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Posted on January 29, 2019

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Nicola Rayner hears from West End star Bonnie Langford about her role in 9 to 5: The Musical, now at the Savoy Theatre. Photographs by Paul Rider

Bonnie Langford is on the phone from her sick bed. “I’m sorry I sound so awful,” she croaks. “I’m never usually ill: I got a cold at Christmas and it has developed into flu. I’m just taking some time at the moment, while I can, to get better.”

When we speak, Langford is weeks away from the opening of 9 to 5: The Musical at London’s Savoy Theatre, where she is reprising the role of Roz Keith – a character she played in the tour in 2012. “She’s the administrative assistant to the boss, Mr Hart, whom nobody likes,” she explains. “Roz is about the only person who loves her job, loves her boss – a little bit too much – and will do anything for him. She’s very keen on all the rules and regulations he lays down and she’s the only person who likes being there, at first.”

Langford is not the only one who’s having a difficult time with her health in the run-up to the opening: Louise Redknapp’s appearance in the show has been delayed until March, owing to injury, with Caroline Sheen taking on the role of Violet Newstead in the meantime. The musical also stars Amber Davies, Natalie McQueen and Brian Conley in a book by the screenwriter of the original film, Patricia Resnick, and a score by Queen of Country, Dolly Parton, who, rumour has it, will be in town for the opening.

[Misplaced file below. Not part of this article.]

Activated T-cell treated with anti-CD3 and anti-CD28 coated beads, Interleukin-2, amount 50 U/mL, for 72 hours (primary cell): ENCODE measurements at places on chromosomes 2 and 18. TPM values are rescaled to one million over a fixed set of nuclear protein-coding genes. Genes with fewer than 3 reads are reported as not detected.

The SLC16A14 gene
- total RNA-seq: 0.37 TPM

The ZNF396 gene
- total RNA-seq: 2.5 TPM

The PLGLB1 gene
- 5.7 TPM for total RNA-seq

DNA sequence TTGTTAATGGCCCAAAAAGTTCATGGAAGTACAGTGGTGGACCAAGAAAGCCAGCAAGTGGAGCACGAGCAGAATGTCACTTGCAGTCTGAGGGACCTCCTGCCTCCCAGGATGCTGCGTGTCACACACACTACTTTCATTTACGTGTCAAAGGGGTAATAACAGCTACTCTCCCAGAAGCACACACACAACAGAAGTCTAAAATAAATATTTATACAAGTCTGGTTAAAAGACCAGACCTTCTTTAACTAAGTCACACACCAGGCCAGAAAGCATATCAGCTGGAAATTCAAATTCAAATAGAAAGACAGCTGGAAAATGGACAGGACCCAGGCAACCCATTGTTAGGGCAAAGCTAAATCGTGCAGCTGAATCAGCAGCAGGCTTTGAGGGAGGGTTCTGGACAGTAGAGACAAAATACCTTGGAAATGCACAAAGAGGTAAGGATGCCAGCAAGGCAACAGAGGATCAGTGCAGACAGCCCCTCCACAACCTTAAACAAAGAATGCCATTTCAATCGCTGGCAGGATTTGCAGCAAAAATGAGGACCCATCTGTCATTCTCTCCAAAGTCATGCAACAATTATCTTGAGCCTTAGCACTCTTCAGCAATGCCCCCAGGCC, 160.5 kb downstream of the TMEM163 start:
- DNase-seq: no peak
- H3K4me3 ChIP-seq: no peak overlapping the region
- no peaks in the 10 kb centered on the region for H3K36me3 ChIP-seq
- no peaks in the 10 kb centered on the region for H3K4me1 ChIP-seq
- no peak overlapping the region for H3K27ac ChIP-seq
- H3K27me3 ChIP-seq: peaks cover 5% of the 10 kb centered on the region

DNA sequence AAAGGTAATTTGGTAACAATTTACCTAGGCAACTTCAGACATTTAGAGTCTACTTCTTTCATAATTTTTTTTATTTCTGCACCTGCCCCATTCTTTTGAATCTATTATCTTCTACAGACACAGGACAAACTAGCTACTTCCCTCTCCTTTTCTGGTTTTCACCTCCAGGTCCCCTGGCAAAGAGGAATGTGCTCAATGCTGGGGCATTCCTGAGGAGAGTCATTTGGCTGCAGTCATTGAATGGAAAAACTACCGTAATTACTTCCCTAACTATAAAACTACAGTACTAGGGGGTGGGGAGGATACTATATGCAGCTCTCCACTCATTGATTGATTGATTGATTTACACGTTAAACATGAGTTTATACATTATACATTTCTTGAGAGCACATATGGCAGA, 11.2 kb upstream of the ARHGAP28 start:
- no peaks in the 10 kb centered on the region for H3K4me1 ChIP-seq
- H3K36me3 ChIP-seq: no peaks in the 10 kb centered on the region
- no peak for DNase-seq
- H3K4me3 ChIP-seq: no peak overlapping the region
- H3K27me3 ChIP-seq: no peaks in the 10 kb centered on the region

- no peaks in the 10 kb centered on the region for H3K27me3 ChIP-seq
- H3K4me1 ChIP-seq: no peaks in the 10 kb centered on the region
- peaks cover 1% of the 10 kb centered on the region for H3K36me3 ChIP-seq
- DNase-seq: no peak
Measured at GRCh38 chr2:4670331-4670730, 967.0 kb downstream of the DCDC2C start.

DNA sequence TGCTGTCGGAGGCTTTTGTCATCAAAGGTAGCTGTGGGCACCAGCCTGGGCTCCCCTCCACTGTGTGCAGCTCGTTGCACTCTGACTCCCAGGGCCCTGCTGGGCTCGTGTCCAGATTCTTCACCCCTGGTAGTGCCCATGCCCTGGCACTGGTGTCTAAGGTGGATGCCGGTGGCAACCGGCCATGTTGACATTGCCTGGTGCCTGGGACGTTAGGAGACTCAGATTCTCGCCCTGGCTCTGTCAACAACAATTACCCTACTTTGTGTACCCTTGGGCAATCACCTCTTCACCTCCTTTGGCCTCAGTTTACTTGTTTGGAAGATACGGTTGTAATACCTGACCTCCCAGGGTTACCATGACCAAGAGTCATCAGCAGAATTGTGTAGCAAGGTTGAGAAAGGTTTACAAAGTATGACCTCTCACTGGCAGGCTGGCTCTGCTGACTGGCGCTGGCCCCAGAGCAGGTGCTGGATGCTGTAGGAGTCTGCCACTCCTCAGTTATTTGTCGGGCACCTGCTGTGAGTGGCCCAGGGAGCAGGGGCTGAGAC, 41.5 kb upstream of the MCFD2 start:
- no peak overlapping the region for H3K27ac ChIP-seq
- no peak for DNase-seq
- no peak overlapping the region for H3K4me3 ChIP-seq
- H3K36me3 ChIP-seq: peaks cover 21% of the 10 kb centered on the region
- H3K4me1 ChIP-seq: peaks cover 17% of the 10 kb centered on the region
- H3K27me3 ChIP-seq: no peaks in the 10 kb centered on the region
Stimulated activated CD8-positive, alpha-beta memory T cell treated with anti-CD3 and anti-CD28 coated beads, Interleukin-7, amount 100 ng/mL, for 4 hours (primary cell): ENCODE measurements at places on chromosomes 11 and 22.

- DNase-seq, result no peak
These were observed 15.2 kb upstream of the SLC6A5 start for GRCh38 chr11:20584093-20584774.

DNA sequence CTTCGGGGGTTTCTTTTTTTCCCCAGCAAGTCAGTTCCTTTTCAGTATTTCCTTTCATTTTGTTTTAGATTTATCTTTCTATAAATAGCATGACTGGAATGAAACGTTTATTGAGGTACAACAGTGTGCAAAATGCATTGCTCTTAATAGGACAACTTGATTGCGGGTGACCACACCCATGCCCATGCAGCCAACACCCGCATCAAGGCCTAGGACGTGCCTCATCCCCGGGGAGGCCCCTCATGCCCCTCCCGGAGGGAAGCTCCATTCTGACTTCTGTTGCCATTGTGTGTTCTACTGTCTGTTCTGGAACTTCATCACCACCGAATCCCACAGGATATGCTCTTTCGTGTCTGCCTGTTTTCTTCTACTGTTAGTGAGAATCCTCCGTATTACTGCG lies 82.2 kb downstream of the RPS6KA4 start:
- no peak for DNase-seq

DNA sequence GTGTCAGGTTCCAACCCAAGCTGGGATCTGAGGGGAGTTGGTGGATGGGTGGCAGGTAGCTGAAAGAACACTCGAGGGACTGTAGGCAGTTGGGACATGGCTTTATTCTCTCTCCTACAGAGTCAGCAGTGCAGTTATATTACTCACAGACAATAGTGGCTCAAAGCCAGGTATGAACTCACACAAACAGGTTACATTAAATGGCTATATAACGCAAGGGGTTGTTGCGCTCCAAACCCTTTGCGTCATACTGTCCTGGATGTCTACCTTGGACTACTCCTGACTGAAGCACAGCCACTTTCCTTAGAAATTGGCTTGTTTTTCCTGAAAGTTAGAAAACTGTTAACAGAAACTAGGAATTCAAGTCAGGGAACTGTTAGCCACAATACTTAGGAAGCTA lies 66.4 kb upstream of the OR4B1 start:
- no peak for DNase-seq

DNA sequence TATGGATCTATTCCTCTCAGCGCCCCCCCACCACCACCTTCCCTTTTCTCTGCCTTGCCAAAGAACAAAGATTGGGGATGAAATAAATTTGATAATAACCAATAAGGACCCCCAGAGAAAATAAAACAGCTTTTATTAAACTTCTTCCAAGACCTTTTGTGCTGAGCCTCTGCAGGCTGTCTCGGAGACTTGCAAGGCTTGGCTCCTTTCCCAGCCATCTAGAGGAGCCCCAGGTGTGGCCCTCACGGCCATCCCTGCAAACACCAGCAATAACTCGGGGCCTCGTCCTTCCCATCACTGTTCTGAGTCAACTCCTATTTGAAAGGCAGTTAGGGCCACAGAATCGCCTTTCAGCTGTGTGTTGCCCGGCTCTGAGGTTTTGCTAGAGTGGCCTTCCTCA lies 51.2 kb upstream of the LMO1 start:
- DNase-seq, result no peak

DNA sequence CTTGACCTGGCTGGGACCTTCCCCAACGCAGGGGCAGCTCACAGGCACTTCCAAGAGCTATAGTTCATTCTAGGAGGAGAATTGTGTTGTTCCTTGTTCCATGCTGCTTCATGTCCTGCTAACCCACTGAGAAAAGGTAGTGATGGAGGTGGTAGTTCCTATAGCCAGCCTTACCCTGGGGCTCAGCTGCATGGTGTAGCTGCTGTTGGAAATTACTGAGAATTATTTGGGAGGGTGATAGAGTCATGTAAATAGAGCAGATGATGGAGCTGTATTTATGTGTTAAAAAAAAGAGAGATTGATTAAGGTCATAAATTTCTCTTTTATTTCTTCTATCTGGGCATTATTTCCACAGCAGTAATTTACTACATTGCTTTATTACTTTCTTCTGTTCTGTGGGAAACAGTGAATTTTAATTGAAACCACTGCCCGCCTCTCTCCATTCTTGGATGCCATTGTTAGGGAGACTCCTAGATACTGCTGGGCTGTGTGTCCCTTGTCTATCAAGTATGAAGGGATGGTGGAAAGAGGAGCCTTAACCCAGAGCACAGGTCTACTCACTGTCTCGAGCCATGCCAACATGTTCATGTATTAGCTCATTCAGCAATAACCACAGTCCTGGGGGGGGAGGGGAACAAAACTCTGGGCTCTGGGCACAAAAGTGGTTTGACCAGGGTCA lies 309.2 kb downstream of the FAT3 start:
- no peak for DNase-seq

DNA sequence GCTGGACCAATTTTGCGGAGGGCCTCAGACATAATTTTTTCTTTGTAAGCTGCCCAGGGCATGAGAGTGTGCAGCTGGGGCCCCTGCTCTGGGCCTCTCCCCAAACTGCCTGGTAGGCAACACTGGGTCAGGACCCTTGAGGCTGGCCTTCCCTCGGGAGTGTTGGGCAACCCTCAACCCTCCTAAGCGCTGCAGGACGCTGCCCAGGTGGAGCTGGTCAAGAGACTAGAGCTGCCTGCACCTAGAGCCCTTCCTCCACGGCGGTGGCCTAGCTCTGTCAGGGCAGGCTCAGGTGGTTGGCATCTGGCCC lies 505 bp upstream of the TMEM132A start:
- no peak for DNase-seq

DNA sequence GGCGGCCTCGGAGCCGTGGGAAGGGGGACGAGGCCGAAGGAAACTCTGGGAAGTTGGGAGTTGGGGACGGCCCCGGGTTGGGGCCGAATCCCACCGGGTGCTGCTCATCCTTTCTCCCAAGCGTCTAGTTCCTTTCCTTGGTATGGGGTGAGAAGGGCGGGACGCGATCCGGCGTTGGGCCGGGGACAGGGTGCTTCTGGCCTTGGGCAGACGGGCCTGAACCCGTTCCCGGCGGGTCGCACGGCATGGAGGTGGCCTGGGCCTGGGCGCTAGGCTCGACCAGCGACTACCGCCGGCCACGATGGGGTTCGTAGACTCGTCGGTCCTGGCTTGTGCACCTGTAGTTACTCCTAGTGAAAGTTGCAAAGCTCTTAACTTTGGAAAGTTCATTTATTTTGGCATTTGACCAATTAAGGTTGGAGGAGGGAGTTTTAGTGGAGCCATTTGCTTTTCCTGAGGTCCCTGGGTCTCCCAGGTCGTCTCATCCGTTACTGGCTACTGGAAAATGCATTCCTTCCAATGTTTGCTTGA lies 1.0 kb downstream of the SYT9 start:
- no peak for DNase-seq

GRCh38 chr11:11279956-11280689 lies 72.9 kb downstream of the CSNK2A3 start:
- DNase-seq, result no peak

“She has written a whole new score,” Langford tells me. “Dolly’s very keen to say that it’s not a jukebox musical: all the songs have been created by her specifically for this show, so they’re much better for the narrative and she’s written a couple of new numbers for this particular production since I did the tour, too.

The musical is directed by Jeff Calhoun, with choreography by Lisa Stevens. “It’s set in the late 1970s, early 1980s,” says Langford.  “It’s quite modern, quite sharp but it has a period feel to it.” In preparation for speaking to Langford, I revisited the 1980 film to refresh my memory. What struck me is how much of it still resonates today. “The whole story does,” agrees Langford. “It’s become less extreme nowadays but there’s certainly still a glass ceiling and I think that’s something they’re trying to get across: that yes, things have changed, but not completely…”

A longer version of this interview is available in the February 2019 issue of Dancing Times. Click here to purchase a copy.

Nicola Rayner was editor of Dance Today from 2010 to 2015. She has written for a number of publications including The Guardian, The Independent and Time Out Buenos Aires, where she cut her teeth as a dance journalist working on the tango section. Today she continues to dance everything from ballroom to breakdance, with varying degrees of success. Her debut novel, The Girl Before You, was published last year in paperback, ebook and audiobook.

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